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By J. Bottum


The Temptations of Robertson Davies

"Robertson Davies: Man of Myth"

By Judith Skelton Grant

Viking

787 pp.; $35

When a man has character, the hardest temptation to resist is the temptation to become a character, and the Canadian novelist Robertson Davies was never a man to resist the temptation very strenuously. Indeed, Judith Skelton Grant's biography makes clear that Davies set out early in life to become a character and to fashion himself into a type of the Edwardian eccentric--complete with broad-brimmed hat, monocle, and walking stick. "Unless someone pretty desperate comes along," declared a 1937 Oxford student magazine about his time at university in England, "Robertson Davies looks like being the last of the real undergraduate 'figures.' " Davies's death (on Dec. 2, 1995, at age 82) makes only harder the task of distinguishing the man from his persona--and in some sense, one doesn't want it done. What his many admirers want to remember just now is the outrageous anecdotes and theatrical poses that made his life as fascinating as his fiction.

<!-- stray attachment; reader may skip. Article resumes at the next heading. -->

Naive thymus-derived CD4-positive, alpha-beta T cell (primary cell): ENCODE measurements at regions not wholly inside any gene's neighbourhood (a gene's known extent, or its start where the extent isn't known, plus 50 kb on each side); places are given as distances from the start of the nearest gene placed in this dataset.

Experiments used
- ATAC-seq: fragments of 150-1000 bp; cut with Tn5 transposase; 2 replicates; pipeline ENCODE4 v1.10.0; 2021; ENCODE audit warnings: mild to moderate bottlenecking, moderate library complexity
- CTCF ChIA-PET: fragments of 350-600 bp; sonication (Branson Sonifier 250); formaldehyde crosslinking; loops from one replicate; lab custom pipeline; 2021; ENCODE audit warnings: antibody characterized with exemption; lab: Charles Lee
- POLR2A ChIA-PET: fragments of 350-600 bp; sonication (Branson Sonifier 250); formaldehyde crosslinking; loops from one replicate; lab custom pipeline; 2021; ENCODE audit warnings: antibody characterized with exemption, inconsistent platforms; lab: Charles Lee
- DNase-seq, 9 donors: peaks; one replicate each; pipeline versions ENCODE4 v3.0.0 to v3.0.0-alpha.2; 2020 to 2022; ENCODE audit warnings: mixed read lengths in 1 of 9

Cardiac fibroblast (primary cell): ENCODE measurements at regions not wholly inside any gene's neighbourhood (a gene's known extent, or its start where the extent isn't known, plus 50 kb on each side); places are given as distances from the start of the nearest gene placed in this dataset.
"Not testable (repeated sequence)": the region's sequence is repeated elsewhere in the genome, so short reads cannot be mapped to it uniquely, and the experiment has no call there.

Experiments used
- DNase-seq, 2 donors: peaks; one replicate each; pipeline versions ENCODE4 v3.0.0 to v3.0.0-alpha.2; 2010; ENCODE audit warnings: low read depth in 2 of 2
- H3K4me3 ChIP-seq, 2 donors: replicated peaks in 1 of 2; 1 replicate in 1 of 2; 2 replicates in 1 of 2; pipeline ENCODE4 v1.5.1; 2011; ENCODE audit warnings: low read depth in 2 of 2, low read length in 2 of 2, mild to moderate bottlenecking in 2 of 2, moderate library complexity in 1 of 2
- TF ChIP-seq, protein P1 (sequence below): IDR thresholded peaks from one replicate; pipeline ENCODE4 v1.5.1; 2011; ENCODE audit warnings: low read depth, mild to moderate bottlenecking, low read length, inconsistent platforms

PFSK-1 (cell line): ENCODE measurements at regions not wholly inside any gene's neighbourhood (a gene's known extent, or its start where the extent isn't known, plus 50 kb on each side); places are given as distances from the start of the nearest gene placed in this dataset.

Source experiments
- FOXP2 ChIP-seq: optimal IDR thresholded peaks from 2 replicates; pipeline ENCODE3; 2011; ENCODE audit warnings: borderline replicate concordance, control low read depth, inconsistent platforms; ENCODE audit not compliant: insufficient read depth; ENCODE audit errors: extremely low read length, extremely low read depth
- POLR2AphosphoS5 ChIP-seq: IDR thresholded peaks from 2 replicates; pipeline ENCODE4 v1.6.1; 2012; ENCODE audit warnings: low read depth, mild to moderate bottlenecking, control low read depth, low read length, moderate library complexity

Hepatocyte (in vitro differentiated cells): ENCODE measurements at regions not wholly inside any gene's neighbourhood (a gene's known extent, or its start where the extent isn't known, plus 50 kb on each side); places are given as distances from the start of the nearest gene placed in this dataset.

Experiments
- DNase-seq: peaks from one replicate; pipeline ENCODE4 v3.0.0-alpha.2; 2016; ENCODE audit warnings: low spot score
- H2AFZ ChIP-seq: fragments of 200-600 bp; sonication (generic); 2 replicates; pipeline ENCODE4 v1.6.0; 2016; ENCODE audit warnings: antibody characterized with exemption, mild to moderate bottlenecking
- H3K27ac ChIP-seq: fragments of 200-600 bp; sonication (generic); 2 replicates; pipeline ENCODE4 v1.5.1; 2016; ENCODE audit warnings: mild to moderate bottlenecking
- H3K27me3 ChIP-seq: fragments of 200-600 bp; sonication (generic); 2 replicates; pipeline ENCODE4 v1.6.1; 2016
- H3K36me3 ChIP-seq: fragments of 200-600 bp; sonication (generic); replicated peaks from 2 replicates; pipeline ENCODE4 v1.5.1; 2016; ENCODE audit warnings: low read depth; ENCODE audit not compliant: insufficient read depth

Judith Grant, one of Davies's most devoted admirers and the editor of two collections of his newspaper work, is happy to oblige. Her biography contains little critical analysis of Davies's fiction. Indeed, the kind of strong mixture of literary criticism with biographical fact that we expect from definitive biographies of writers is missing from Grant's account, with the odd result that his novels come to seem like things that happen to Davies rather than things that both derive from and explain his life. What Grant has included in her biography, however, is an abundance of good stories from Davies's many careers: as the last of the Oxford aesthetes, as a stage manager at London's Old Vic theater, as the newspaper columnist who created and popularized the curmudgeonly Canadian commentator "Samuel Marchbanks," as a hopeful young playwright, as a disappointed middle-aged playwright turning to novel-writing, as a relentless practical joker, and, finally, as the colorful ...

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